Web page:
When we looked at the state of HIT, business intelligence and performance management in a supplemental report one year ago, we noticed a few themes that came up consistently among providers. First and foremost was a long-term commitment to electronic health records. Another distinct trend saw many large provider organizations and some smaller ones moving to standardize on multiapplication software platforms to provide as much functionality across departments as possible. Finally, there was an industrywide push to integrate information records systems of large institutions with owned or affiliated care facilities, such as ambulatory care groups and other clinical practices.
And one year ago, the health care industry’s use of analytics and the penetration of business intelligence and performance management of the type needed to optimize operations and respond to performance benchmarks were widely lacking or mostly limited to academic or research institutions. Despite the urgency of timelines, much of that snapshot holds a year later. “I’d probably be worried if these issues had shown up and disappeared, because that would mean they were fads and not substantial change,” says John Glaser, the newly minted CEO of the Health Services Business Unit at Siemens. Glaser formerly served as CIO at Partners HealthCare and as an HIT advisor to the Obama administration.
If there is good news, Glaser says, it is that most organizations that have invested in HIT will be able to extend and leverage those investments to support requirements for meaningful use and other mandates.
And that in turn should jump-start the industry’s use of business intelligence and analytics, since the end-game of federal incentives is to create a nationwide care delivery system driven by data-supported best practices that deliver the highest quality care for the lowest possible costs.
Managing the Mix
Near-term IT focus is concentrated on the first stage of deadlines for meaningful use of EHRs. The federal government plans in May 2011 to start sending out incentive checks to providers that document meaningful EHR use. Over the course of the incentive program authorized under the HITECH Act (part of the massive American Reinvestment and Recovery Act of 2009) a typical 200-bed hospital could qualify for up $6 million in incentives, based on the number of annual discharges; physician practices could qualify for more than $40,000 per physician.
With that kind of money on the table, provider organizations are understandably rearranging their IT priorities. The 2010 HIMSS Leadership Survey, released before MU rules were finalized in July, found that 59 percent of health care IT professionals were already making additional investments to position themselves to qualify for meaningful use incentives.
For the mid- to long-term perspective, the ongoing challenge will be managing IT project portfolios and a course of specific timelines. “CIOs are all over meaningful use and the CEOs want their [incentive] dollars, but the C-suite is probably more concerned in the long haul with payment reform, accountable care organizations and cost pressures,” says Glaser, ticking off initiatives authorized by the other game-changing health care legislation, the Affordable Care Act.
“With effects of the capital market implosion still lingering, capital is tight and the bar keeps getting higher. All of this says we’ve got to do EHRs for meaningful use, but perhaps more importantly for payment reform and accountable care organizations.”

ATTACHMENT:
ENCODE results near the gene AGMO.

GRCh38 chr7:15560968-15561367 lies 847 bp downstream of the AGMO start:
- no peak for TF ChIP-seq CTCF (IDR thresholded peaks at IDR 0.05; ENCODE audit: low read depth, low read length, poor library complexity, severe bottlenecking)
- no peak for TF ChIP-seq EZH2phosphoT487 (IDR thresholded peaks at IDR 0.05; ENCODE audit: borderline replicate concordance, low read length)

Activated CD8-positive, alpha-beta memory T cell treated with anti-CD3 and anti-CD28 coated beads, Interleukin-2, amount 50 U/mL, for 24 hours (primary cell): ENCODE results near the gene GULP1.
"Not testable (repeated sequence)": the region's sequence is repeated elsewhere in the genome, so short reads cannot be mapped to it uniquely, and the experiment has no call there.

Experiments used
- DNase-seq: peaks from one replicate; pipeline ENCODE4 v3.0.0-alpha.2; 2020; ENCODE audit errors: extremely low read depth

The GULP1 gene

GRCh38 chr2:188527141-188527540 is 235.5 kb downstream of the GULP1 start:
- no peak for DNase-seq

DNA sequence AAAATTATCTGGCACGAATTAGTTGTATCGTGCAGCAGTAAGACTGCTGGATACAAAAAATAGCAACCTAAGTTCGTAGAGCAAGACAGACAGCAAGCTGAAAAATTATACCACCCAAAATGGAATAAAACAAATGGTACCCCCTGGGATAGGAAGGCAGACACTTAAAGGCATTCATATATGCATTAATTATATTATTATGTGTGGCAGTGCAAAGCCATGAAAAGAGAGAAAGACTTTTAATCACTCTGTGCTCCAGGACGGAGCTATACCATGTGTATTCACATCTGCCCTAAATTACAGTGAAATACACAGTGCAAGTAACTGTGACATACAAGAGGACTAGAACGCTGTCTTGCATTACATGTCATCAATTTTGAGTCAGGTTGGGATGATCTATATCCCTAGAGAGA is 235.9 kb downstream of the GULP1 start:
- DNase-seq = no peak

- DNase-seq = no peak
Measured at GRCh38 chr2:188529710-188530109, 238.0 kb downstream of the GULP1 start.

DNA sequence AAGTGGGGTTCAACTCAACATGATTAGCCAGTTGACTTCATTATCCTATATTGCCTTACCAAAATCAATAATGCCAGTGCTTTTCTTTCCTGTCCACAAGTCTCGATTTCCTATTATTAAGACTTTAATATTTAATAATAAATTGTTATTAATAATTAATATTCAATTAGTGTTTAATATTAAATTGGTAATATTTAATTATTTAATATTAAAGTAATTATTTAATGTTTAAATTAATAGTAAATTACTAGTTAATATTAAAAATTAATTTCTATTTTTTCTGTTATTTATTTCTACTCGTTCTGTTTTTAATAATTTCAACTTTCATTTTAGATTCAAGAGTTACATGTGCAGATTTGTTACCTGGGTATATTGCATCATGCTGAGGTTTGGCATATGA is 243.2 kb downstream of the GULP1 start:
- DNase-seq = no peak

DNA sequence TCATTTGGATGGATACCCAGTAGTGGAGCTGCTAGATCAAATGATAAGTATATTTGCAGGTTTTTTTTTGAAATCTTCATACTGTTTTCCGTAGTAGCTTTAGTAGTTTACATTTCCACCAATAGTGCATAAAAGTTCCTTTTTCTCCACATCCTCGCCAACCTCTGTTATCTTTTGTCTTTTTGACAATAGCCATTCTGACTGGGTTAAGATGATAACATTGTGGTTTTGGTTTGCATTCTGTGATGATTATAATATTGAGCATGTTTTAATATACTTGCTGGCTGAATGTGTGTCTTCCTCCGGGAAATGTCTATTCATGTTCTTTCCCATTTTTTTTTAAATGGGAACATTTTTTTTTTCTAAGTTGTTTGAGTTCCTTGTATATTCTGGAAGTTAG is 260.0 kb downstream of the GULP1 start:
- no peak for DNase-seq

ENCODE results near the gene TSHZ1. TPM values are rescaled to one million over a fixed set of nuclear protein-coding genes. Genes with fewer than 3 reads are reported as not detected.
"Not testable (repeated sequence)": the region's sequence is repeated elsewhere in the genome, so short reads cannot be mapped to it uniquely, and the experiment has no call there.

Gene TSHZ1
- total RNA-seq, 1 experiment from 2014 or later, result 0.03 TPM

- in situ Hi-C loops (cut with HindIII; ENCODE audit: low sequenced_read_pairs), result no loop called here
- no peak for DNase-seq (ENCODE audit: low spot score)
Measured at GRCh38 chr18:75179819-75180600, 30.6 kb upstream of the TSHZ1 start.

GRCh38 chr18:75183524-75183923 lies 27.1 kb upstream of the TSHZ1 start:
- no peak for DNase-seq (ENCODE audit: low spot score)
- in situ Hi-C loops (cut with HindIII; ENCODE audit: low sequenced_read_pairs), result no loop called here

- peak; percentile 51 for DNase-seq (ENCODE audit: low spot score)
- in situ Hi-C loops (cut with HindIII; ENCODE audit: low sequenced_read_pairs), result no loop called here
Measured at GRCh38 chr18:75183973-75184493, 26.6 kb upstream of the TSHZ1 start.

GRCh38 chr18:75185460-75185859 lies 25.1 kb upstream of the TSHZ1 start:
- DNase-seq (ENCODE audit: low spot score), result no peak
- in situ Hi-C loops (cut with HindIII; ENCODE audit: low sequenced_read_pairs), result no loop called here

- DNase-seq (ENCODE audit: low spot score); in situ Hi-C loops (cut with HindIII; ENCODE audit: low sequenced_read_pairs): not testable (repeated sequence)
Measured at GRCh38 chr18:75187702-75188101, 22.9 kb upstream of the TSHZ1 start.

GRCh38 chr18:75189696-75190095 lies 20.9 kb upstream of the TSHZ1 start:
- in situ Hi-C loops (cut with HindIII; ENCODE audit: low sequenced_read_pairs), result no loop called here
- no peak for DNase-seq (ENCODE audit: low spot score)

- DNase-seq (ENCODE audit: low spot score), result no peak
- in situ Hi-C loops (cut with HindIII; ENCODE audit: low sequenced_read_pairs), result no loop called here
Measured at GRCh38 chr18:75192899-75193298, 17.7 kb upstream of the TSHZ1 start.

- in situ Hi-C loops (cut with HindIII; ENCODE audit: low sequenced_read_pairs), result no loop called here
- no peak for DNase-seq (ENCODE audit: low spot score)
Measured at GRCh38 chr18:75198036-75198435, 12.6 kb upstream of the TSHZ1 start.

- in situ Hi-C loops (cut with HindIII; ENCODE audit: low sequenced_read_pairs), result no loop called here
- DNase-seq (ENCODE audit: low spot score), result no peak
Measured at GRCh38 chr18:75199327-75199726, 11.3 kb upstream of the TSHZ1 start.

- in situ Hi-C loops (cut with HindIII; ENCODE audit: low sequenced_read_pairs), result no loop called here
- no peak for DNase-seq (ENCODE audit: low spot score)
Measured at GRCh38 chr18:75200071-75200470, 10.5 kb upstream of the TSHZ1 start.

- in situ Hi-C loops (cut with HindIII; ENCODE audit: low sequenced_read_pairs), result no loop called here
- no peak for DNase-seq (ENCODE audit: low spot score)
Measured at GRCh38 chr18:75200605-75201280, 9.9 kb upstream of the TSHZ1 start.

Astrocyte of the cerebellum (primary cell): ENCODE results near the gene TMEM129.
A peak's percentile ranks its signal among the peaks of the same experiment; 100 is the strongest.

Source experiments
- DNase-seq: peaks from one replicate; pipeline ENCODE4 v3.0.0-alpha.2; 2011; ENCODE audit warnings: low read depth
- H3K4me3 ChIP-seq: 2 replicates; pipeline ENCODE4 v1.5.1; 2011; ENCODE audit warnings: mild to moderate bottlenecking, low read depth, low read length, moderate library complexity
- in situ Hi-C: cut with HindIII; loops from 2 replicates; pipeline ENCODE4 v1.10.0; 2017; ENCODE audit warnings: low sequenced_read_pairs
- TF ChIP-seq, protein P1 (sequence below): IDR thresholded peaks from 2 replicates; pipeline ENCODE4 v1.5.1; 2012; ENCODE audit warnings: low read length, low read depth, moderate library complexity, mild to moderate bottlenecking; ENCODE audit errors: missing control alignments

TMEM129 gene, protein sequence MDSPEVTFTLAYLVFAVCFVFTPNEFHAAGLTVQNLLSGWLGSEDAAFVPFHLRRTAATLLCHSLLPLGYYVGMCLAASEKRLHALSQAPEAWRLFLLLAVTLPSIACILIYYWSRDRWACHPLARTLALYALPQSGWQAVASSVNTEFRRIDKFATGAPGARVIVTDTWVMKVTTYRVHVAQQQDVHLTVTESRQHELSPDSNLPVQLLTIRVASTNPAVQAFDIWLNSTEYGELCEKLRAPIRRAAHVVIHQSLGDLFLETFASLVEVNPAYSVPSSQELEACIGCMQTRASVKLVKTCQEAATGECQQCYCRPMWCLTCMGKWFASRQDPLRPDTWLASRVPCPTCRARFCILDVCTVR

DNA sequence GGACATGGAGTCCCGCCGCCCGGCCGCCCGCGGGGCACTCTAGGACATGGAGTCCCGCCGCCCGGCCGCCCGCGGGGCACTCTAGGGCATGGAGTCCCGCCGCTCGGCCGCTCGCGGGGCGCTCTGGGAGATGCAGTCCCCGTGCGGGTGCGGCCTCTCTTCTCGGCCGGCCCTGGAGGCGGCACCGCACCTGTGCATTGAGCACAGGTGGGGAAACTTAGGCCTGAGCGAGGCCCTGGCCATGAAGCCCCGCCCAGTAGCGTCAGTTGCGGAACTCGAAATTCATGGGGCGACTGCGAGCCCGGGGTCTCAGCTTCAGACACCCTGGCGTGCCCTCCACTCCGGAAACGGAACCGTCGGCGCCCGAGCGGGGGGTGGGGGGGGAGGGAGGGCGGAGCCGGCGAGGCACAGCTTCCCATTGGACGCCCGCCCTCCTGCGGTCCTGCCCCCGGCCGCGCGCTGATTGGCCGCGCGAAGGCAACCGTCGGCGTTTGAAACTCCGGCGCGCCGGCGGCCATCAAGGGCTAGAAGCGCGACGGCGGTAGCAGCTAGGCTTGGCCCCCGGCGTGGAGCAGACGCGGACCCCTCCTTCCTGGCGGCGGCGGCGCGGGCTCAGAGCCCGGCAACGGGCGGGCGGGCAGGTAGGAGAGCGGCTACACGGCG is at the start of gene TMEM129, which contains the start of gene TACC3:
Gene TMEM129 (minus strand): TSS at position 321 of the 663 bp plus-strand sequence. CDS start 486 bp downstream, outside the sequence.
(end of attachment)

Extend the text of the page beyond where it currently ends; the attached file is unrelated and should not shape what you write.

The themes this year are to keep a broad focus while measuring the impact of deadlines that might be missed, and a strong distaste for projects that exceed their budget or timeframe.
“We certainly have significant requirements arriving as result of the HITECH Act covering meaningful use and the other ARRA incentives,” says Michael Mytych, principal at Health Information Consulting, LLC. “But there are other major developments in payers and employers wanting to buy health care services on a pay-for performance basis, and the federal government’s health care reform. There is a tremendous amount of activity and planning in different areas going on all at once.”
Marc Holland, principal consultant at System Research Services, says the nature of these projects is “far more extensive and expensive” than what the government will pay to practices or institutions in incentives and support. “But we are looking at the same kinds of challenges as last year with an emphasis on IT adoption – and electronic health records remain the No. 1 priority.”
Analysts including Forrester Research’s Boris Evelson say all industries need to pursue IT strategies that mix bottom-up data projects involving massive amounts of data with a top-down, targeted approach to business intelligence in which metrics play a key part.
The bottom-up strategy has a lot of obvious issues in time, cost and complexity, Evelson says. “And in a top-down approach we talk about starting with your strategies and goals and objectives and then deciding what sort of metrics you’re going to need to support them.” The top-down approach comes with its own challenges as organizations that take time to define metrics may come to realize they don’t have supporting data to populate and calculate them, he adds.
Observers seem to agree that the best practice is probably a mix of approaches.
And generally, the combination of ongoing investment in foundational, transactional EHR information and fact that health care is or has already targeted many performance metrics that link to incentives and funding are already deciding this portfolio.
If technology is a challenge, a greater shock to the health care system will arrive in the form of culture and process change. In contrast to the seemingly smooth admission and treatment processes in medical facilities, information processes remain repetitive, underassigned and relatively uncoordinated.